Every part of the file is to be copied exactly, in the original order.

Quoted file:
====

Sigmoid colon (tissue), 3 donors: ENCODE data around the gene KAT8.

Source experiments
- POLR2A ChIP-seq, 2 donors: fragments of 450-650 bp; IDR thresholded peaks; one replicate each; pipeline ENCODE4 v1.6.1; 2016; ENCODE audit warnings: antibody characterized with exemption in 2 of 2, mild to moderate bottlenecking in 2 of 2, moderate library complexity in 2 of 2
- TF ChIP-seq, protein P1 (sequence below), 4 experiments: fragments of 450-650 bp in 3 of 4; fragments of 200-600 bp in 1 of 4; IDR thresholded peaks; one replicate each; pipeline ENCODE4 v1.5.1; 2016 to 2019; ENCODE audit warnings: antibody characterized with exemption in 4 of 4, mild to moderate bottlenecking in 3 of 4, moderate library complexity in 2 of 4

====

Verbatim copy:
Sigmoid colon (tissue), 3 donors: ENCODE data around the gene KAT8.

Source experiments
- POLR2A ChIP-seq, 2 donors: fragments of 450-650 bp; IDR thresholded peaks; one replicate each; pipeline ENCODE4 v1.6.1; 2016; ENCODE audit warnings: antibody characterized with exemption in 2 of 2, mild to moderate bottlenecking in 2 of 2, moderate library complexity in 2 of 2
- TF ChIP-seq, protein P1 (sequence below), 4 experiments: fragments of 450-650 bp in 3 of 4; fragments of 200-600 bp in 1 of 4; IDR thresholded peaks; one replicate each; pipeline ENCODE4 v1.5.1; 2016 to 2019; ENCODE audit warnings: antibody characterized with exemption in 4 of 4, mild to moderate bottlenecking in 3 of 4, moderate library complexity in 2 of 4